Standard: Two-tier

E-signature law in the UK

Post-Brexit, the UK continues to follow the eIDAS regulation, which means all types of electronic signature can be admitted as evidence, but eIDAS-compliant qualified electronic signatures have the highest evidentiary value.

Standard: Two-tier

E-signature law in Canada

The Personal Information Protection and Electronic Documents Act (PIPEDA) governs e-signatures in Canada and takes a broad approach. Any type of e-signature is allowed for almost any type of contract. E-signatures are given the same weight as wet ink signatures.

Standard: Permissive

Are most e-signature tools legal around the world?

The short answer is yes. As you can see, most countries have either permissive or two-tier laws when it comes to e-signatures. And even though two-tier laws, e.g. eIDAS, place more evidentiary weight on e-signatures that meet certain criteria, all types of e-signature are still legal and valid under those laws.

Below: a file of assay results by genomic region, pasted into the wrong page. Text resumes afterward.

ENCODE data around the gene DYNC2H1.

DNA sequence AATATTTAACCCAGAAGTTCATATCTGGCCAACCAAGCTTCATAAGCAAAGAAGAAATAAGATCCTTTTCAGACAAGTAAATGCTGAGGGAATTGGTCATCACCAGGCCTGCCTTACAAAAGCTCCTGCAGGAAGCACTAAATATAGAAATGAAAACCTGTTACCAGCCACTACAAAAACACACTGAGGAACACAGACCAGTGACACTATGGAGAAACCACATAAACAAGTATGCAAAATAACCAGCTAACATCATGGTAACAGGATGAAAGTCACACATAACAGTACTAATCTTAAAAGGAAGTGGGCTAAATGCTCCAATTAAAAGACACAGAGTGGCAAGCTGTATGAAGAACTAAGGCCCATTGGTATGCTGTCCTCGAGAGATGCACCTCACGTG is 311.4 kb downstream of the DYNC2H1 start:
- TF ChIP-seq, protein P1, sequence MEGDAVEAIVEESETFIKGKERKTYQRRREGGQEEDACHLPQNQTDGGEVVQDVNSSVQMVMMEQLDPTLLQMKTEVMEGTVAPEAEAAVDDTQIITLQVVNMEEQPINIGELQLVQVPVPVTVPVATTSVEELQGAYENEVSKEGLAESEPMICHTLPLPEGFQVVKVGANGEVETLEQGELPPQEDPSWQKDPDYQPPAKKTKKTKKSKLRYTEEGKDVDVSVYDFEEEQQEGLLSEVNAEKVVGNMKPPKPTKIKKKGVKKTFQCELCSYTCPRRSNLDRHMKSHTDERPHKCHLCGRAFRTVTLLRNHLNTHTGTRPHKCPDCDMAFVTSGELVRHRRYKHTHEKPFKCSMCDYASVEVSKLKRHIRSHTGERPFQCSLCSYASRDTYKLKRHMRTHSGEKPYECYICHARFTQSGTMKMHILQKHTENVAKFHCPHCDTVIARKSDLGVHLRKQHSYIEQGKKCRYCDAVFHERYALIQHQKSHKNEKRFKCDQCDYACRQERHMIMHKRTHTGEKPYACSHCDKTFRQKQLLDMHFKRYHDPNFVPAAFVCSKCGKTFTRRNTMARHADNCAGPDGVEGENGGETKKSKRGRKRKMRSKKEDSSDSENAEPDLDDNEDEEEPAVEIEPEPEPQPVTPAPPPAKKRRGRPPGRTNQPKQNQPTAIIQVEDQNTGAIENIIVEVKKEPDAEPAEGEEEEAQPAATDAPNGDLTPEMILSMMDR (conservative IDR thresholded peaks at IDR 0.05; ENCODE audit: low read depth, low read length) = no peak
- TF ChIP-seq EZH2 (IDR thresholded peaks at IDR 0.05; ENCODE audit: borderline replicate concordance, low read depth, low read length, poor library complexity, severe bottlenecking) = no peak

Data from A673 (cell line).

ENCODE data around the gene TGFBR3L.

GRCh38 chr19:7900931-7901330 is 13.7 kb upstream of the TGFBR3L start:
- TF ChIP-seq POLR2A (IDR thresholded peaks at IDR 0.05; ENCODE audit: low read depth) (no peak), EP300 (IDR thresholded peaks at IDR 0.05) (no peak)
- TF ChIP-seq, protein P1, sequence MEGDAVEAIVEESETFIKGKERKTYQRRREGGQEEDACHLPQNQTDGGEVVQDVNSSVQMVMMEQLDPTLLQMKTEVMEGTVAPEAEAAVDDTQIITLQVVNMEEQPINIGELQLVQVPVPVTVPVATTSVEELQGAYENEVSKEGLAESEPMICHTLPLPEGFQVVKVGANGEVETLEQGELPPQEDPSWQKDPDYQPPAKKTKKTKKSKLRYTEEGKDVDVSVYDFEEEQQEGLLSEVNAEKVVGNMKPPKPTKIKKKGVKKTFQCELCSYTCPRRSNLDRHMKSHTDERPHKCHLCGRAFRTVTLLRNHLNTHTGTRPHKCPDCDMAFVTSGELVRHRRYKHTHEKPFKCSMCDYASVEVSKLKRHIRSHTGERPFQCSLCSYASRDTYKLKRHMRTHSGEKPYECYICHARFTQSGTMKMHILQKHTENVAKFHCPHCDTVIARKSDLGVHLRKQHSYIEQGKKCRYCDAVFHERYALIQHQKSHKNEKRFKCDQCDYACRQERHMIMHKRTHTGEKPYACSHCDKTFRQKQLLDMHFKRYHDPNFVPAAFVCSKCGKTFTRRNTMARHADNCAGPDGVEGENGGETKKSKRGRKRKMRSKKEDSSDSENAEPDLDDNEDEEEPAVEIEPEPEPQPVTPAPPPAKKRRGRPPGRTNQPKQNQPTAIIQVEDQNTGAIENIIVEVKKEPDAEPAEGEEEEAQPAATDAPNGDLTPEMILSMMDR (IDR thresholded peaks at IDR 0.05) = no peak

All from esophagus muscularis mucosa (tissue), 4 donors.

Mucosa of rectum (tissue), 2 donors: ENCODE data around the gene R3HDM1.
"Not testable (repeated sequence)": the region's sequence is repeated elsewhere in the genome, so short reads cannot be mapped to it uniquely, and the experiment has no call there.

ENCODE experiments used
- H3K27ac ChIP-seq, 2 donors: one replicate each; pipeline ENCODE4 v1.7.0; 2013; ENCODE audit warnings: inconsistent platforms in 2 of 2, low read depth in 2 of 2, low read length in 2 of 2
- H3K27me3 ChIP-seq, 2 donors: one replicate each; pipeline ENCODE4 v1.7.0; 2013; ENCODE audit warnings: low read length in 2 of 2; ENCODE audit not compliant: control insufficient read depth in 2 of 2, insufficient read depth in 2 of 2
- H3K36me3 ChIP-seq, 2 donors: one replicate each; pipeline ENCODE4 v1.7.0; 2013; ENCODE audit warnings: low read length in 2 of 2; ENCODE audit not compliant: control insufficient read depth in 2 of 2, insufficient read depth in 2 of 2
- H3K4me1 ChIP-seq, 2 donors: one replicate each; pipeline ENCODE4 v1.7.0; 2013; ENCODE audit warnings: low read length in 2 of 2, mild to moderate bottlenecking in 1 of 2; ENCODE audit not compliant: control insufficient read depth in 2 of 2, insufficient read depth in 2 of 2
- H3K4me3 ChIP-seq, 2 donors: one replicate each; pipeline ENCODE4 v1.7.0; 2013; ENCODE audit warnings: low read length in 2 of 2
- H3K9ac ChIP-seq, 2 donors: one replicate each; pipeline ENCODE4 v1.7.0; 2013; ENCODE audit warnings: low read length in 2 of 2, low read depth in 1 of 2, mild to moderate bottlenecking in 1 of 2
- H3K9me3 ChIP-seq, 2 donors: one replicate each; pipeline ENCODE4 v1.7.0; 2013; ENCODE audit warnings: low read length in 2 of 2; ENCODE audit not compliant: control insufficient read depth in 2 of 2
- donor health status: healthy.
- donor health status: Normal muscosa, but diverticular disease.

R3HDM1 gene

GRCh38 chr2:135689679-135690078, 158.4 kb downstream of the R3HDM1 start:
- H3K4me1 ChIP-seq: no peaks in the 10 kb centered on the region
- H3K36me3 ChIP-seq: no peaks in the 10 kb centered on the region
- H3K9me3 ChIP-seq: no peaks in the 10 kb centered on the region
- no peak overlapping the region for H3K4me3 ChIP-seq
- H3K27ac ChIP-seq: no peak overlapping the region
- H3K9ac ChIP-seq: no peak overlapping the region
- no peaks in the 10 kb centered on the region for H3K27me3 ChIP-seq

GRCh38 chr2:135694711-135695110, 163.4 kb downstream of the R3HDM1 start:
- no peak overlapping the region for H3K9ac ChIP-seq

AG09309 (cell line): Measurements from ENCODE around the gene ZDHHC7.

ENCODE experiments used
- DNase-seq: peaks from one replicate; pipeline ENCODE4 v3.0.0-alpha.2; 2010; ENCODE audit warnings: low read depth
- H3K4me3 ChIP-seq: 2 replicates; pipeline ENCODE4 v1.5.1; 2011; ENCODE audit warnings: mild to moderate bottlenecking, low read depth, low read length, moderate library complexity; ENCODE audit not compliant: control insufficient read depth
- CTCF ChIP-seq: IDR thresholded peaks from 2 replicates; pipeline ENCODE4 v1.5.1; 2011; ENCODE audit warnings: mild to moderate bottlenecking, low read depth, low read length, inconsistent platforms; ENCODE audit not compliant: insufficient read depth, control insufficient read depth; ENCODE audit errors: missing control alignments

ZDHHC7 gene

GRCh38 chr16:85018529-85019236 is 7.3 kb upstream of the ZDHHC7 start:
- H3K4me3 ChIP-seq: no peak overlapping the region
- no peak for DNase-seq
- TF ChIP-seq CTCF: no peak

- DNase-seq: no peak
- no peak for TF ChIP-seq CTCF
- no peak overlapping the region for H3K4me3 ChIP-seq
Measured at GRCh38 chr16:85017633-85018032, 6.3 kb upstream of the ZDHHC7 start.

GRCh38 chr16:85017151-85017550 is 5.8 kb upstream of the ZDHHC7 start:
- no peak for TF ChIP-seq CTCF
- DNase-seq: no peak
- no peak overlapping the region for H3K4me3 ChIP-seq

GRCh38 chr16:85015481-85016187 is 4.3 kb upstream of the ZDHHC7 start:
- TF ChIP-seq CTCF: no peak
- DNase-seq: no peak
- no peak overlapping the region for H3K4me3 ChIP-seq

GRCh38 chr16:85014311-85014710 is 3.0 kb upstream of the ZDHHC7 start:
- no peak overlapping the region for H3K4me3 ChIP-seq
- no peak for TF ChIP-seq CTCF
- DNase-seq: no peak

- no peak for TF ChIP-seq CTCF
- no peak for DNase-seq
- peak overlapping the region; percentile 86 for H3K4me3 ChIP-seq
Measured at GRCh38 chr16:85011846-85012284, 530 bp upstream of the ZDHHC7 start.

This means that if you want to complete legal contracts in Confluence and Jira, the Marketplace apps Contract Signatures for Confluence and Contract Signatures for Jira allow you to make sure that they’re legal and enforceable in most jurisdictions.

Unlike DocuSign, which makes you export your Confluence documents and sign them in a different format and platform, Contract Signatures for Confluence enables the signing process to happen in Confluence – even if the signatory isn’t in Confluence. Same with Jira. Contract Signatures for Jira lets Jira and non-Jira users add e-signatures to Jira issues, turning those issues into quick contracts for work.